Stephen Soffen focuses his practice on high technology electronic, semiconductor, and medical device patent matters, including client counseling, licensing, and litigation.
Stephen has assisted numerous domestic and foreign clients in developing and strengthening their intellectual property portfolios. In addition, he has extensive experience handling complex post-grant proceedings before the U.S. Patent and Trademark Office, where he has successfully defended the patents of his clients and challenged the patents of his client’s competitors. He also has assisted many clients in avoiding litigation and settling disputes by preparing and negotiating licensing agreements.
Intellectual Property Procurement and Counseling
Stephen devotes a substantial portion of his practice to rendering opinions and counseling clients in intellectual property matters. Under his direction, a number of clients have substantially bolstered their competitive position and derived significant additional income from their intellectual property assets. His opinions also have been successfully used both offensively and defensively in litigation.
Intellectual Property Litigation and Licensing
He has been involved in numerous intellectual property lawsuits on technologies ranging from laser and video recording, to power MOSFET transistor structure and fabrication, to arthroscopic medical devices and instruments. Favorable judgments and settlements in these cases have resulted in millions of dollars of income for his clients, in some cases fundamentally improving the bottom line of the companies he represented.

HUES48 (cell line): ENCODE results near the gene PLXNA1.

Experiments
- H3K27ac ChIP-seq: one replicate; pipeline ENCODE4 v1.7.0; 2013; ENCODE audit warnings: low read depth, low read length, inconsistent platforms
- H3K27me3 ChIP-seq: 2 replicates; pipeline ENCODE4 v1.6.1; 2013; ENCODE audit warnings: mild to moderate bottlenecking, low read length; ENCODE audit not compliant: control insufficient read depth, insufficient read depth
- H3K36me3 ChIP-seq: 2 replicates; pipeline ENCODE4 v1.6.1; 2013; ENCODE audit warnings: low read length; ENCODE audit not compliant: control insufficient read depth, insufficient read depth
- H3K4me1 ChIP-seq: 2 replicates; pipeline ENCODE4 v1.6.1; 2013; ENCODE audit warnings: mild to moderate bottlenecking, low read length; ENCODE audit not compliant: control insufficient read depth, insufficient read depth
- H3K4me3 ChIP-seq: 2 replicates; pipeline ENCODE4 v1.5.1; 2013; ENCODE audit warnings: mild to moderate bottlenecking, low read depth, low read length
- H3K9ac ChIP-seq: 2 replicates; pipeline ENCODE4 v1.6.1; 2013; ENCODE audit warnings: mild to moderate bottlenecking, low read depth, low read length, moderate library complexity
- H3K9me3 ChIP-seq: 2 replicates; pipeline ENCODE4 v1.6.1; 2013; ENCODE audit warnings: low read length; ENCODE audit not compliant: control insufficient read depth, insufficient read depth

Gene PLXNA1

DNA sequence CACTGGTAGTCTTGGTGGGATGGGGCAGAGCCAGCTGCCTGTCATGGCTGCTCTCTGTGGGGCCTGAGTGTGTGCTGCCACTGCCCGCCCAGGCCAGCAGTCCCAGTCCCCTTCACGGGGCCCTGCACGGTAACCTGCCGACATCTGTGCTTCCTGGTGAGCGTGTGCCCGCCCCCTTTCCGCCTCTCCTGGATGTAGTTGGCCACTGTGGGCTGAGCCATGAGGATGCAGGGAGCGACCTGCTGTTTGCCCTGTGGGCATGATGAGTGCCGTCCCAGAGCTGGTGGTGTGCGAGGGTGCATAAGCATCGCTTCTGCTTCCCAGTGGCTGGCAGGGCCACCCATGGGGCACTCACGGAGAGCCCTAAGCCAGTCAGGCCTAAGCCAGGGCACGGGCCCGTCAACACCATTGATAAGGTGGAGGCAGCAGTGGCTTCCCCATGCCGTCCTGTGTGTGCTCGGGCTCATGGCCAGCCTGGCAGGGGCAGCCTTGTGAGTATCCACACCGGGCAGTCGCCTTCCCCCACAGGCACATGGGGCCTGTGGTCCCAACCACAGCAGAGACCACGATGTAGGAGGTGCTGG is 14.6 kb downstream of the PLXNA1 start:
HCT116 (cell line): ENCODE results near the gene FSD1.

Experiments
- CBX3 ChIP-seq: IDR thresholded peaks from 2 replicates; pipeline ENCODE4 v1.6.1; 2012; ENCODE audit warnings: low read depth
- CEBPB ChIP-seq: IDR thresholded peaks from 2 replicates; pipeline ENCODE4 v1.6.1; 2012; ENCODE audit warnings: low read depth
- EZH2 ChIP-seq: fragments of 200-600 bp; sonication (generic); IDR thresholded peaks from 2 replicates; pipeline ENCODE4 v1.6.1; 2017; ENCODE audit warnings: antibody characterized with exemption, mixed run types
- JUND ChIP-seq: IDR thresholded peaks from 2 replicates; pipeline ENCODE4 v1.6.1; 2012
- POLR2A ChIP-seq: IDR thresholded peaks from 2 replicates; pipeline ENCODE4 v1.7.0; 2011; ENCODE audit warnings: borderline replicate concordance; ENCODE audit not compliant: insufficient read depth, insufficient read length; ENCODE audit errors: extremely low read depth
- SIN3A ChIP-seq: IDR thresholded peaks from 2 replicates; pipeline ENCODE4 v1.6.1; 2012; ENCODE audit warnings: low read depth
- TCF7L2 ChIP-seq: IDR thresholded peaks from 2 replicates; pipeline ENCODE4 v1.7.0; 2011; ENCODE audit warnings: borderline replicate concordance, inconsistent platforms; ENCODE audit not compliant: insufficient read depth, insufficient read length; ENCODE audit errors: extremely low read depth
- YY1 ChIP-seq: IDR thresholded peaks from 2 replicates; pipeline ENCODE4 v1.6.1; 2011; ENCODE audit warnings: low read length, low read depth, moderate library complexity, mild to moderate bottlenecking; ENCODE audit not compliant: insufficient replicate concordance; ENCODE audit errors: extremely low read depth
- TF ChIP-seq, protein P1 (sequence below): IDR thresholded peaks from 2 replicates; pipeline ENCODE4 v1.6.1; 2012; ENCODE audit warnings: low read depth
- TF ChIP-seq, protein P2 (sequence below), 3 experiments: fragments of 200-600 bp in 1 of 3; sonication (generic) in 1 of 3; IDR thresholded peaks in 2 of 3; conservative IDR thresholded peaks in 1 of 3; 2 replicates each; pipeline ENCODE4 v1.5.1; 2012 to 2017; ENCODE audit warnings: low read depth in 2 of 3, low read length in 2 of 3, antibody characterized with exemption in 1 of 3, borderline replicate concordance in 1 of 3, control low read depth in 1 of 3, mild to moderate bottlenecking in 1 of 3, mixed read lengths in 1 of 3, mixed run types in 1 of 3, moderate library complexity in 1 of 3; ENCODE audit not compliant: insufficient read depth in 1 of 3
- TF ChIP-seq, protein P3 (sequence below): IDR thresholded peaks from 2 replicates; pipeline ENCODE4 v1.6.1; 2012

On a number of occasions, Stephen has served as intellectual property counsel in connection with transactional matters, involving, for example, the acquisition of a subsidiary or the transfer of technology associated with a joint venture.
Following graduation from Cornell University, he was employed as an electrical engineer for the Polaroid Corporation in Cambridge, Massachusetts, from 1978 to 1981, working primarily in the field of electro-optics. He then began his career in the patent field as a patent examiner in the data processing art unit of the U.S. Patent and Trademark Office from 1981 to 1982. He next served as a law clerk and technical adviser to the Honorable Helen W. Nies at the U.S. Court of Appeals for the Federal Circuit from 1983 to 1985. Following his clerkship, he joined an IP boutique firm in 1985, became a partner in 1990, and served as a member of the firm’s Executive Committee from 1996 to 2001.